Roadhaus mobile bar.
RoadHaus Mobile Cocktails

A six person staff could handle a 100-person event. 

The Roosevelt Room Brings Mobile Cocktail Bar to Life

Bartenders will be capable of creating around 75 different cocktails inside the mobile unit. 

Before opening award-winning cocktail bar The Roosevelt Room in Austin, Texas, during the summer of 2015, Dennis Gobis had dreams of operating a mobile unit.

Think food truck, but cocktails.

The idea ingrained itself so deep in Gobis’ thoughts that two weeks after signing the lease for The Roosevelt Room, he turned to his business partner, Justin Lavenue, and suggested the two open the concept if the brick and mortar did well.

“He told me we had just bought the bar and to calm down,” Gobis says with a laugh. “Seven years later and we’re here and we’re launching the truck.”

After years of planning and patiently waiting for their truck to arrive from Europe, The Roosevelt Room and Gobis are ready to roll out the vehicle, RoadHaus Mobile Cocktails, to the public. It’s a vintage 1967 French-made Citroen HY van, which Gobis found sitting in an old barn in France. Once he purchased the truck, it was sent to Wales and fully restored before being shipped to Texas.  

RoadHaus might sound like a nod to the famous Patrick Swayze movie, but Gobis says he and Lavenue didn’t consider the coincidence until after they chose a name. The truck is actually in honor of an inn or bar one would find on the side of the road in Europe, while the spelling of “haus” is in reference to Gobis’ German heritage.

“There were definitely some jokes made related to the movie after we settled on the name,” Gobis says.

RoadHaus features all of the bells and whistles one would expect to find at an upscale cocktail lounge—three kinds of ice, a gas blender, and a full draft system—which Gobis says will help change the idea of what a mobile bar can accomplish. It can handle The Roosevelt Room’s full program and will be used for catering purposes.

When coming up with the specs for the truck’s interior, Gobis says it was important to design something that could deliver the same experience guests would have at the brick and mortar. Gobis and the team at The Roosevelt Room worked closely with ATX Food Truck Builder and Nicolas Miller Art Direction & Design to bring the vision to life.

“You can’t really execute The Roosevelt Room’s cocktail program off a standard catering table,” he says. “We wanted a rolling bar that was totally different from other concepts like it on the market, which meant having a bar with all of the systems a normal bar would have. Since the vehicle is one-third the size of the main bar at The Roosevelt Room, we needed to plan every square inch of the truck’s buildout. Countless features of the truck had to be custom built.”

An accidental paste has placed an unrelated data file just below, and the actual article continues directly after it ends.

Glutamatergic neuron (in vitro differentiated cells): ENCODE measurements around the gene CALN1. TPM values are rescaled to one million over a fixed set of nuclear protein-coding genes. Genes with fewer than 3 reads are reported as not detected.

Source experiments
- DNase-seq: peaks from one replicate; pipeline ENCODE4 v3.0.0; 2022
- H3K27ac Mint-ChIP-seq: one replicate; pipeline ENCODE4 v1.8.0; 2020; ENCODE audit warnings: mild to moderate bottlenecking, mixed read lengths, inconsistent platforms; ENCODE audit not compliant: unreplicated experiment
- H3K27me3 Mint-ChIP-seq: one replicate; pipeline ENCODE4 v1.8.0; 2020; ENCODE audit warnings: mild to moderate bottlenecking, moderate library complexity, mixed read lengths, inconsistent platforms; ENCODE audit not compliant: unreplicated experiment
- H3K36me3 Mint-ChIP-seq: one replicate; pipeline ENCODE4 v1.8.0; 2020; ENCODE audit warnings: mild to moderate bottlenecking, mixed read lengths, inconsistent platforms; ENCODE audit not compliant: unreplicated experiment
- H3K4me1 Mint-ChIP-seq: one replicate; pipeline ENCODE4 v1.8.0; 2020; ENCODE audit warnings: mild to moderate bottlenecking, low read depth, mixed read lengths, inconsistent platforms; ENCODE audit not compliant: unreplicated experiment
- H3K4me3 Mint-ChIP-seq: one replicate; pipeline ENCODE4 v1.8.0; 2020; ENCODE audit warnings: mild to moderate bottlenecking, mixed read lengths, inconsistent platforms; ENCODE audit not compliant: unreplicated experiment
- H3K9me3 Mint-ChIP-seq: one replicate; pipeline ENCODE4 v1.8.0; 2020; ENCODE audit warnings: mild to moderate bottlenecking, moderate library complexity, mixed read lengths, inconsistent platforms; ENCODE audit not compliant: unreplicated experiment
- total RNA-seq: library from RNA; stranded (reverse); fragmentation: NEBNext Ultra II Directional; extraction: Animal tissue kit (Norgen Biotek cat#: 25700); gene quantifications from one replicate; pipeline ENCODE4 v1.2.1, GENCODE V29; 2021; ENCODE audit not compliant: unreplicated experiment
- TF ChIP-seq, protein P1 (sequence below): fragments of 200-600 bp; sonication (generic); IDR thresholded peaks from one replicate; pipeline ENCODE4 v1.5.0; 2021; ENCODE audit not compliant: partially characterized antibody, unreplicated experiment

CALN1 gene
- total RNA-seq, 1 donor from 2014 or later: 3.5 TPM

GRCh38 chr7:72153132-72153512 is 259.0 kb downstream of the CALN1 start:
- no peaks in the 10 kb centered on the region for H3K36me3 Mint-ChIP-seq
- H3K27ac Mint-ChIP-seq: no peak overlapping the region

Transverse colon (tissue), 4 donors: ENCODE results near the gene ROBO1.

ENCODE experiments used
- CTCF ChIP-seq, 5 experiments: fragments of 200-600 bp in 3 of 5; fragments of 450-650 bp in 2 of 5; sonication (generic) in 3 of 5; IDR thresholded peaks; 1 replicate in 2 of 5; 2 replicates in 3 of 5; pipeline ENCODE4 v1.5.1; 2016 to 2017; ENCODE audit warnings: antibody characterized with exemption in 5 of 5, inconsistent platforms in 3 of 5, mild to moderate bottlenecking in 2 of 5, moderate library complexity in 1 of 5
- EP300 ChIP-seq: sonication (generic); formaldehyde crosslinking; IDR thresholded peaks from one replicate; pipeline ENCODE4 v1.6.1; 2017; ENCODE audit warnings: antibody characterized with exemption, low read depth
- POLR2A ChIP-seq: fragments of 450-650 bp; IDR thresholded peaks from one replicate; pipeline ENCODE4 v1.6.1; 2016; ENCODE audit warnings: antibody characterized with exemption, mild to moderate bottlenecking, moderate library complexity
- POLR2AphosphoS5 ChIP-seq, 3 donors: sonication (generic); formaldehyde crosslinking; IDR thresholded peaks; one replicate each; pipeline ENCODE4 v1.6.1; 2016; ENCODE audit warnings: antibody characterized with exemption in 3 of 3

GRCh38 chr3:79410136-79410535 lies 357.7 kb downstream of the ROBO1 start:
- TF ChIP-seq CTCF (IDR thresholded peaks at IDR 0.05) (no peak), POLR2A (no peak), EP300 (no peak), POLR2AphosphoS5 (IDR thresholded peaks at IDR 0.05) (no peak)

Robert Lerma
Robert Lerma
Robert Lerma
Robert Lerma

Gobis says he and Lavenue spent a hefty sum to ensure every detail was up to their standards. Without going into too much detail, he says the project was “more than a usual food truck build would cost.”

Unlike a normal catering set up where one bartender stands behind a table and offer bottles of beer and spirits on ice, RoadHaus will feature at least two or three bartenders with tools to dish classic cocktails and beer/cocktails on tap. Workers will include bartenders, a manager, and support staff, which should add up to around six people for a 100-person event. The workers will typically be more senior staff.   

With the necessary equipment and ingredients, RoadHaus bartenders will be capable of creating around 75 different cocktails. The beverages will be available on draft and/or made-to-order. There will also be non-alcoholic versions. A food menu is in the pipeline, though details are still being hammered out.

“There is simply no other bar or bar catering service in the country able to offer the same number of quality cocktails,” Lavenue says.

Events in Austin and surrounding areas are a great starting point, but spreading the brand’s awareness across the country is the end goal. He believes music and food festivals in other states could act as a platform to get The Roosevelt Room and RoadHaus name into the public sphere.

Gobis says The Roosevelt Room had to exist before the mobile cocktail truck because of licensing mandates. He explains that to sell liquor in Texas, an operator must have a brick-and-mortar issued license. Technically, someone else with a restaurant or bar could sponsor, but that move requires additional work.

“That works in Texas, but once we start crossing state lines, things get a little muddier,” he says.

When Roadhaus begins work outside Texas’ borders, operations will transition to contractual situations where the mobile truck will be paid for its service rather than selling alcohol.

“If we drive out of state for the weekend, a sponsor might want us to push a new product or we could work with them to create a menu,” he says. “They provide the product and we provide the service of creating and executing the menu. That way we aren’t selling a drink like a traditional bar, which means we don’t have to worry about the licensing in the same way we do in Texas.”

RoadHaus recently had its soft opening, and Gobis says they’ve already had nearly 1,000 inquiries about the truck. He says curiosity is encouraging, but they’re mostly interested in events willing to spend a sizable amount of money given the time and costs associated with getting ready for operations. It can take up to three days to prep, cater, and pack up for the next event.

“Realistically we can do about four events a month,” he says. “The Roosevelt Room is the parent company and we’re doing well, so we’re looking to use RoadHaus to both make money and help spread brand awareness across the country.”

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